Kentucky Gov. Matt Bevin’s popularity with Kentuckians is getting worse, said a new poll released Thursday.
Bevin, who is seeking re-election this year, remains America’s least popular governor with a 56 percent disapproval and 32 percent approval rating, said Morning Consult, a global, privately held media company.
It said Bevin’s disapproval score has gotten 4 percentage points worse since the beginning of the year. The poll had a margin of error of plus or minus 1 percentage point.
Bevin has dismissed such polls, saying he has never done well in popularity polls. His press office had no immediate comment on the poll.
But the Kentucky Democratic Party jumped on it.
Party spokeswoman Marisa McNee said in statement that Bevin has earned the ranking.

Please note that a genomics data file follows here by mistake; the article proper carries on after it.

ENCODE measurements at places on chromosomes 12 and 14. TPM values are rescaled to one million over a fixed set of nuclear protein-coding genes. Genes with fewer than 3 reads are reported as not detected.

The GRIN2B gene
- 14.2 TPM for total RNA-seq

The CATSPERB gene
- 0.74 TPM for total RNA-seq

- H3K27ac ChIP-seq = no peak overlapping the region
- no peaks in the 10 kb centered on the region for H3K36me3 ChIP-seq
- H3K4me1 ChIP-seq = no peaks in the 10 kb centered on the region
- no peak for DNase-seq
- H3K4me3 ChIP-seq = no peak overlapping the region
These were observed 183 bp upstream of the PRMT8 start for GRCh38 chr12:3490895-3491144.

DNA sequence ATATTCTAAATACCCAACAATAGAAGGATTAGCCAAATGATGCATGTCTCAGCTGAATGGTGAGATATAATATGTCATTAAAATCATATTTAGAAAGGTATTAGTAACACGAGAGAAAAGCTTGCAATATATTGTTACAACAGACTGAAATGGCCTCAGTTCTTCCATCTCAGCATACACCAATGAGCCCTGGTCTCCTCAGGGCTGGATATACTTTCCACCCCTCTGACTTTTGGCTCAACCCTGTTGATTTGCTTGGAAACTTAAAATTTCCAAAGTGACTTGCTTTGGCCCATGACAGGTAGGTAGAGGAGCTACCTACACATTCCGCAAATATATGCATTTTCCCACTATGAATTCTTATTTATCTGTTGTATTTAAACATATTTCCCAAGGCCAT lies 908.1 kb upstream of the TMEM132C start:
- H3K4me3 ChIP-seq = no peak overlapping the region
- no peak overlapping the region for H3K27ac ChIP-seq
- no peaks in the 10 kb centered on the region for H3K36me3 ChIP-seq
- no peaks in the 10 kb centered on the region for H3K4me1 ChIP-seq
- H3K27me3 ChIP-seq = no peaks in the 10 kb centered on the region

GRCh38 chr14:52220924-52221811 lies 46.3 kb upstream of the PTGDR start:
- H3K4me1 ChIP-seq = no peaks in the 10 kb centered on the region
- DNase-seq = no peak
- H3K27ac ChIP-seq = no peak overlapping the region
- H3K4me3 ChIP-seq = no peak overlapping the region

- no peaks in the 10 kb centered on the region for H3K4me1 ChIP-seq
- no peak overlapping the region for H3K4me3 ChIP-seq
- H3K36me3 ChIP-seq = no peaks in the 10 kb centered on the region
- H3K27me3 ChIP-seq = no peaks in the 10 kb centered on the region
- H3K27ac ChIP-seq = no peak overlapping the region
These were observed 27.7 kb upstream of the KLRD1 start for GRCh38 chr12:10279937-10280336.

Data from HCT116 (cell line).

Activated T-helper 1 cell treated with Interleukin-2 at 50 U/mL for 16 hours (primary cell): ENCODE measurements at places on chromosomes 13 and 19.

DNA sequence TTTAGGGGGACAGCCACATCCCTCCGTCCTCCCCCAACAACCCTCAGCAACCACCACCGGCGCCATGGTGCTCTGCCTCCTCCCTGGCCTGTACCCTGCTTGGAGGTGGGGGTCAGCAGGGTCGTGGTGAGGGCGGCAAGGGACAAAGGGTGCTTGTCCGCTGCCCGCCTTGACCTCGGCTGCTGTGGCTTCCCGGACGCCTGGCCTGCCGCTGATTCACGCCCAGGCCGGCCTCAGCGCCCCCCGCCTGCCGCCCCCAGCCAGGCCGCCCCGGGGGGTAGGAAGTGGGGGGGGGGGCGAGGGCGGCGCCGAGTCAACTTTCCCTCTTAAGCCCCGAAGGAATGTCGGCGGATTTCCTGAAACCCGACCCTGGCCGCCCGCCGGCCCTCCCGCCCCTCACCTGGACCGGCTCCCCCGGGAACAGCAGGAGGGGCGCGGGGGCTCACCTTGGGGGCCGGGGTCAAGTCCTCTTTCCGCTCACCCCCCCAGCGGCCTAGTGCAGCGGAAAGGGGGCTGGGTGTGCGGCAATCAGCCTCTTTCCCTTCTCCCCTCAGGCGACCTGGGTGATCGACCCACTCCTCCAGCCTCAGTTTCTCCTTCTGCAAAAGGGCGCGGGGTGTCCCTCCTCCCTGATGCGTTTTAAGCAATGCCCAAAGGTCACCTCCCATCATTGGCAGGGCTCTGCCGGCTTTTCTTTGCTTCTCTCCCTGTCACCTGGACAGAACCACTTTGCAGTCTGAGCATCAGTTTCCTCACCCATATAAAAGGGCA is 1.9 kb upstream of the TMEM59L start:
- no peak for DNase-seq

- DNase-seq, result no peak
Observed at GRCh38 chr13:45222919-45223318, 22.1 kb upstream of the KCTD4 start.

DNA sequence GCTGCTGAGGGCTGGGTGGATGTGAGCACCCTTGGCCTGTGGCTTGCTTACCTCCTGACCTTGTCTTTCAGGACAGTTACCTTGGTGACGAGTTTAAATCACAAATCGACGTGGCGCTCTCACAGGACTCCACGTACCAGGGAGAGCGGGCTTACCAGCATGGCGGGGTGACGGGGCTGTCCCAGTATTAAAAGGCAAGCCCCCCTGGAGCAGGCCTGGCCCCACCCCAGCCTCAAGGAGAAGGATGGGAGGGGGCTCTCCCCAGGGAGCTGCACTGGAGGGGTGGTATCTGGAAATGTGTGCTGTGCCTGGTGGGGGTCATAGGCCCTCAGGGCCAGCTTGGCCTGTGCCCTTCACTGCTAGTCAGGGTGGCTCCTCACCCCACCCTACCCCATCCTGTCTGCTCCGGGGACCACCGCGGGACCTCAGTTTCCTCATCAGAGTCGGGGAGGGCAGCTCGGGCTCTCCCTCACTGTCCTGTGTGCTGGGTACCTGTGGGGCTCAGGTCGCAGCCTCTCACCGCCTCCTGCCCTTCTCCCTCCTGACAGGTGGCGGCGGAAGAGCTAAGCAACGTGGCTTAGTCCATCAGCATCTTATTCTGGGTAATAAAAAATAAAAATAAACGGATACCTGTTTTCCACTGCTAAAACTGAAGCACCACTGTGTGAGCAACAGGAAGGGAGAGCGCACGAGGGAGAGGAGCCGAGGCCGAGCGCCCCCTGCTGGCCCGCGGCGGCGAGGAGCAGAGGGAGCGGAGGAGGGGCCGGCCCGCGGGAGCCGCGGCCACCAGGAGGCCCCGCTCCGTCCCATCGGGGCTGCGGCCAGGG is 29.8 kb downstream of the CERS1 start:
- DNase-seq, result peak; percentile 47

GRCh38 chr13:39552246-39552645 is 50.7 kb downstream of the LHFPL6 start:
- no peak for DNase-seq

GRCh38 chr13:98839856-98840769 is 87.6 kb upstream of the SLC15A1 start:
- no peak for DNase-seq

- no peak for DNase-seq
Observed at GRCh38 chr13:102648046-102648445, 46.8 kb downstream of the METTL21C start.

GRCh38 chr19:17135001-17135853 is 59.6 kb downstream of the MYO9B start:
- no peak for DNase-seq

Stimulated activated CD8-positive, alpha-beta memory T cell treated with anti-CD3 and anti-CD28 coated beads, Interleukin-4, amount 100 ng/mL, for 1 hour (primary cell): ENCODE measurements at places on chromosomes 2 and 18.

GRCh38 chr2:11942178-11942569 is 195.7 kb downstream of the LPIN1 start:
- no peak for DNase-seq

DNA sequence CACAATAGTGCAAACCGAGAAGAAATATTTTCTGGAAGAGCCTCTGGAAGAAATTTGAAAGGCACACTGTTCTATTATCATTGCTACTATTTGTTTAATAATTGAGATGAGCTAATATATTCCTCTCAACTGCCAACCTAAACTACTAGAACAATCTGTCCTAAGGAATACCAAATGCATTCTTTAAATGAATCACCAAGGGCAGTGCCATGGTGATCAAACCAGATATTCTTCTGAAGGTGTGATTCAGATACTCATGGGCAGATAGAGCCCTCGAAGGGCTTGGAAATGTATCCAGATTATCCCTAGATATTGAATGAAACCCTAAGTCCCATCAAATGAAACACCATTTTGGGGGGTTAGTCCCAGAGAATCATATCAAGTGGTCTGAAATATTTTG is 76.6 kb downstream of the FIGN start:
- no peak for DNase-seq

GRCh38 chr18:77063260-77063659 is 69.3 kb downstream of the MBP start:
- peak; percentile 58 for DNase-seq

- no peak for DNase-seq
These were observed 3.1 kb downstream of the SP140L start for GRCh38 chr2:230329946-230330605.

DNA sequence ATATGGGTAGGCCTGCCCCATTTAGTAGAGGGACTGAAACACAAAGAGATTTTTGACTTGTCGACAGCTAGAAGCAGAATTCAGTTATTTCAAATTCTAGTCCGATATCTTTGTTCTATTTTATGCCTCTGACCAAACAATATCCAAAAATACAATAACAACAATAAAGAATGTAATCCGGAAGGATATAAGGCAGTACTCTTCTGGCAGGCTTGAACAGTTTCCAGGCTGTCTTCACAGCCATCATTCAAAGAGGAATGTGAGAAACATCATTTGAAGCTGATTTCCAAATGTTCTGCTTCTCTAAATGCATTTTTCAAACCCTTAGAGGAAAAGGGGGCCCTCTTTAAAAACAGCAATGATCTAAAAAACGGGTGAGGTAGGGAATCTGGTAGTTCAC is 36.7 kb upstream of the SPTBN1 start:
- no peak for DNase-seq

“Kentuckians are rejecting Matt Bevin’s weak and failed time as governor because he bullies teachers, tries to tear down public education and supports ripping away protections for people with pre-existing conditions,” she said. “Working families know they’re falling behind on Bevin’s watch, and it’s time for a change.”
Bevin faces Democratic nominee, Andy Beshear, Kentucky’s attorney general, in the Nov. 5 general election.
The Morning Consult poll also found U.S. Senate Majority Leader Mitch McConnell of Kentucky has recaptured the title of America’s most unpopular senator. The poll said McConnell, a Republican from Louisville, had a 36 percent approval rating and a 50 percent disapproval rating among Kentucky voters.
It also said McConnell is the least popular senator with independents and the seventh least popular Republican among Republican voters.
McConnell, who is up for re-election next year, did not respond immediately to the poll.
The poll put Kentucky’s other U.S. senator — Republican Rand Paul of Bowling Green — as the nation’s ninth most unpopular, with a 40 percent approval rating and a 39 percent disapproval rating.
Morning Consult said the rankings for governor and senator were compiled from 487,624 interviews from April 1 through June 30.
It surveys more than 5,000 registered voters across the United States daily on their senators.